The Unquiet Western Front: Britain's Role in Literature and History

The Unquiet Western Front: Britain's Role in Literature and History

The Unquiet Western Front: Britain's Role in Literature and History

The Unquiet Western Front: Britain's Role in Literature and History

Synopsis

Britain's role in the First World War has been portrayed through literature, films and plays with a marked un-historical, anti-war spirit. Deeply-rooted myths have thus become dominant and historians have either endorsed them, or have written narrowly for other specialists. As a result of the opening of official military archives and more objective study, these portrayals are now being challenged. This book traces the controversy from 1918 to the present, concluding that historians are finally permitting World War I to be placed in a more accurate perspective.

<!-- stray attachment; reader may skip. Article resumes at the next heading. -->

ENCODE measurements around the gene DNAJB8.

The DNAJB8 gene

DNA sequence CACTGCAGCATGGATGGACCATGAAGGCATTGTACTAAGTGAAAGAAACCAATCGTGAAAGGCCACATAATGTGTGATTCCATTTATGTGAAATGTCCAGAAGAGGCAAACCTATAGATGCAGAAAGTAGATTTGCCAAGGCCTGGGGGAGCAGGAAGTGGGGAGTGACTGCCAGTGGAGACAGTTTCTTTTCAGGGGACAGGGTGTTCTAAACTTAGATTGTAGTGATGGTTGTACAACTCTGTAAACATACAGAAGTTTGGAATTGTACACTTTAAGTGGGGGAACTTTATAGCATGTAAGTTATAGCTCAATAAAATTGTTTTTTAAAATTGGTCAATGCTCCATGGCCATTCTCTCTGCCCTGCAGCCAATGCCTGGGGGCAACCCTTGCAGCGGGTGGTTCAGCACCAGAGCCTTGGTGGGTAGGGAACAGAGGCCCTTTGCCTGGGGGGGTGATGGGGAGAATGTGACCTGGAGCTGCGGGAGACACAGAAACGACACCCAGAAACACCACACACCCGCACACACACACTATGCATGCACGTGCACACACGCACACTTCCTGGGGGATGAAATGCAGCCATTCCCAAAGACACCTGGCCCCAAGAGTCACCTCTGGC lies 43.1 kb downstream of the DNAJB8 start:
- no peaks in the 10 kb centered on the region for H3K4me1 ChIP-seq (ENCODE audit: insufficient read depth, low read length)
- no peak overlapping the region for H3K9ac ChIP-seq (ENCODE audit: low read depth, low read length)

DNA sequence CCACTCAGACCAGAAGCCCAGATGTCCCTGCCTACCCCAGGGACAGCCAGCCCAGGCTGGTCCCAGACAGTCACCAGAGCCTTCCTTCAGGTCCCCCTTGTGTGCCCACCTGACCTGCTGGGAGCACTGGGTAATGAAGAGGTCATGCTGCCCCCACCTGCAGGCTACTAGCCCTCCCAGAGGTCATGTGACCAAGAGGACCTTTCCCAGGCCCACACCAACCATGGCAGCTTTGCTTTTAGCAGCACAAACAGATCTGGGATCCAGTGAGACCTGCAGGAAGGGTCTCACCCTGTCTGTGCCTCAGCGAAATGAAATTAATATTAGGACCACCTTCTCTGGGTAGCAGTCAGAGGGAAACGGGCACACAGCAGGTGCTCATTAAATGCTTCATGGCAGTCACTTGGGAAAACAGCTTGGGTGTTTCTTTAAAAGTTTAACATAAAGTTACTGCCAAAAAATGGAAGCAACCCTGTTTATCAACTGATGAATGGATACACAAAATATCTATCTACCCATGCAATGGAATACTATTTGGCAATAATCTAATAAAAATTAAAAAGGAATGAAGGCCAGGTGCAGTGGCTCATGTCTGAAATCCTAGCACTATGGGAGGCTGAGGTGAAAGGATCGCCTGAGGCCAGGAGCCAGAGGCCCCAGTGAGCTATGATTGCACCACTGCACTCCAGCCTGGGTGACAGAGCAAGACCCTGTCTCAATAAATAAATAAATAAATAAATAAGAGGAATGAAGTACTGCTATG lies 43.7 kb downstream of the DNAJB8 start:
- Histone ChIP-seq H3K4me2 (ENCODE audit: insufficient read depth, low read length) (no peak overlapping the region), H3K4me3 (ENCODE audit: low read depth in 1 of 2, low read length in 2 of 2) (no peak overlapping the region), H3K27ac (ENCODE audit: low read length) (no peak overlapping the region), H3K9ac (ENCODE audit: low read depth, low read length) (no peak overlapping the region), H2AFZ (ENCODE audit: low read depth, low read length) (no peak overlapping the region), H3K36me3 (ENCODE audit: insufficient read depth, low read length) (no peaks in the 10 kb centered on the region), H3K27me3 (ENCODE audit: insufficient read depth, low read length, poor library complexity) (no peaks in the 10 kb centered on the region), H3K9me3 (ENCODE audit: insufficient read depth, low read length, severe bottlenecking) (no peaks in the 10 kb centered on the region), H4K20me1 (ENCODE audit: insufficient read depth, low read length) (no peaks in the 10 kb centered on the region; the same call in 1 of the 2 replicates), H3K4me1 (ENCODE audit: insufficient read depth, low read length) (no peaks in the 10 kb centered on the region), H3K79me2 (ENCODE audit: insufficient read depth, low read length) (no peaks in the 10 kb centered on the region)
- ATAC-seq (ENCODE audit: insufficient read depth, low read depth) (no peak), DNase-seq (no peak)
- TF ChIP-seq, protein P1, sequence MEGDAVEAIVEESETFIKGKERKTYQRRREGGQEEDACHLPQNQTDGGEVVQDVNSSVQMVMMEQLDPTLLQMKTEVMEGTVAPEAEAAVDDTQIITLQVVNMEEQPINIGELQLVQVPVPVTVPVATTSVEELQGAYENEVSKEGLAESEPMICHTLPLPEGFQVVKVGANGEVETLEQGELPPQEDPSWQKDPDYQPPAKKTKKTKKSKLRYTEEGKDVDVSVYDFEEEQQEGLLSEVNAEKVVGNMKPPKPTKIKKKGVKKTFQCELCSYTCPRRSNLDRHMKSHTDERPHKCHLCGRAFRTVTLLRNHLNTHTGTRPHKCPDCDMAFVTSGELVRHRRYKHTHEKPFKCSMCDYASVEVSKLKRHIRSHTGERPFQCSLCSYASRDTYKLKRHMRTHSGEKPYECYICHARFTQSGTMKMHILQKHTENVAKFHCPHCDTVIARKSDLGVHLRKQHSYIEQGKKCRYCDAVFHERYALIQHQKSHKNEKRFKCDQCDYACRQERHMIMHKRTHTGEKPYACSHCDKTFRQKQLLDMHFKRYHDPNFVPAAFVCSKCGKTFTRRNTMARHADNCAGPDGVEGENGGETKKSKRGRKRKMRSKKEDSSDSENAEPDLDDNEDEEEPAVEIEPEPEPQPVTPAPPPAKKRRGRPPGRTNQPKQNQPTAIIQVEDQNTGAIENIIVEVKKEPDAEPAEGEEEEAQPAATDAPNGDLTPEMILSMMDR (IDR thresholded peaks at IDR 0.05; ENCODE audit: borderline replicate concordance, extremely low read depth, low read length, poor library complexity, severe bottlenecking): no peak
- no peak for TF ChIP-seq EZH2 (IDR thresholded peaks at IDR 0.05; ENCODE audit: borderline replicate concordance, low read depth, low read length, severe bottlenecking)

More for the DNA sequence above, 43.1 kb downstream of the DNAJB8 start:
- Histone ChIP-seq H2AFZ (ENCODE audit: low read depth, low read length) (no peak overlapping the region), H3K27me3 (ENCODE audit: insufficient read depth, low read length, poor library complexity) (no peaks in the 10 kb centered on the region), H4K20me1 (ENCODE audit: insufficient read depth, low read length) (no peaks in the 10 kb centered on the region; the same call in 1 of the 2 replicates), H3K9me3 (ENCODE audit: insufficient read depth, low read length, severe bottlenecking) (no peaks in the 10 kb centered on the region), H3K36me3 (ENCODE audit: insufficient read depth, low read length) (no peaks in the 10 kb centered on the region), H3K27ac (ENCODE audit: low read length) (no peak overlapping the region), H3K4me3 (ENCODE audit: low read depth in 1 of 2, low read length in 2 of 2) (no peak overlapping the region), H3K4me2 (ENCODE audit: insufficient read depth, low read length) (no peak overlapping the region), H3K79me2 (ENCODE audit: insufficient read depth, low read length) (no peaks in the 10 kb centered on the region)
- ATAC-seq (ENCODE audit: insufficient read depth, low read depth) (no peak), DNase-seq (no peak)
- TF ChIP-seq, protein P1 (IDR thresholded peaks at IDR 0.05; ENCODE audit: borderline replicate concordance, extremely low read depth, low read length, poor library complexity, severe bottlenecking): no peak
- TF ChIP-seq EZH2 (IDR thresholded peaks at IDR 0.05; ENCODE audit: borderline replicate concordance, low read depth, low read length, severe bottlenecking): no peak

Excerpt

My thesis in this chapter is that at the end of the twentieth century popular notions of the First World War in general, and Britain's role in particular, were largely shaped in the 1960s, in part reflecting the very different concerns and political issues of that turbulent decade, but in part resurrecting 'anti-war' beliefs of the 1930s.

At the riskof over-simplification and distortion, these are some of the main events that provide the context in which a new generation was introduced to the history of the First World War. There was, first and foremost, a pervasive fear of all-out nuclear war which is hard to imagine now. the Campaign for Nuclear Disarmament and its annual Aldermaston march reached a peakof popularity and media attention in the late 1950s and early 1960s. the Cuban missile crisis in 1962 provided hard evidence that the world had teetered on the brinkof annihilation. National service was ended in 1960 so the last conscripts had left the armed forces by 1963. Thus ended a system of compulsory service, reintroduced in 1939, by which the majority of the male . . .

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